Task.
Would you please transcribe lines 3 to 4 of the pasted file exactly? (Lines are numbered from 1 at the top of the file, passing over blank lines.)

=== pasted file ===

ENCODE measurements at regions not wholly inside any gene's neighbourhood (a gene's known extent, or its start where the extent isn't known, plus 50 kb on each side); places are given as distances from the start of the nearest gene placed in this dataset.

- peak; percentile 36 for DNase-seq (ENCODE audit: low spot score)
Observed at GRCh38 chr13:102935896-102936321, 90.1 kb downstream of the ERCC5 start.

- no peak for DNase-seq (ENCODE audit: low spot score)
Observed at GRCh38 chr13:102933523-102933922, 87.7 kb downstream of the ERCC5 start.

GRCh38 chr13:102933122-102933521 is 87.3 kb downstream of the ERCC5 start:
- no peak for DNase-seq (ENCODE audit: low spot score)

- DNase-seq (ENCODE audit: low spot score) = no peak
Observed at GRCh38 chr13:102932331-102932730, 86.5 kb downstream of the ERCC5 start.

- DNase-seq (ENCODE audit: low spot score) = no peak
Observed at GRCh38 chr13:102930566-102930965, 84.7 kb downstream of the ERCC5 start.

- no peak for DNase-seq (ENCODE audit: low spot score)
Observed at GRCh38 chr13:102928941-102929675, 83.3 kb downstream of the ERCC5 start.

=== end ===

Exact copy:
Observed at GRCh38 chr13:102935896-102936321, 90.1 kb downstream of the ERCC5 start.

- no peak for DNase-seq (ENCODE audit: low spot score)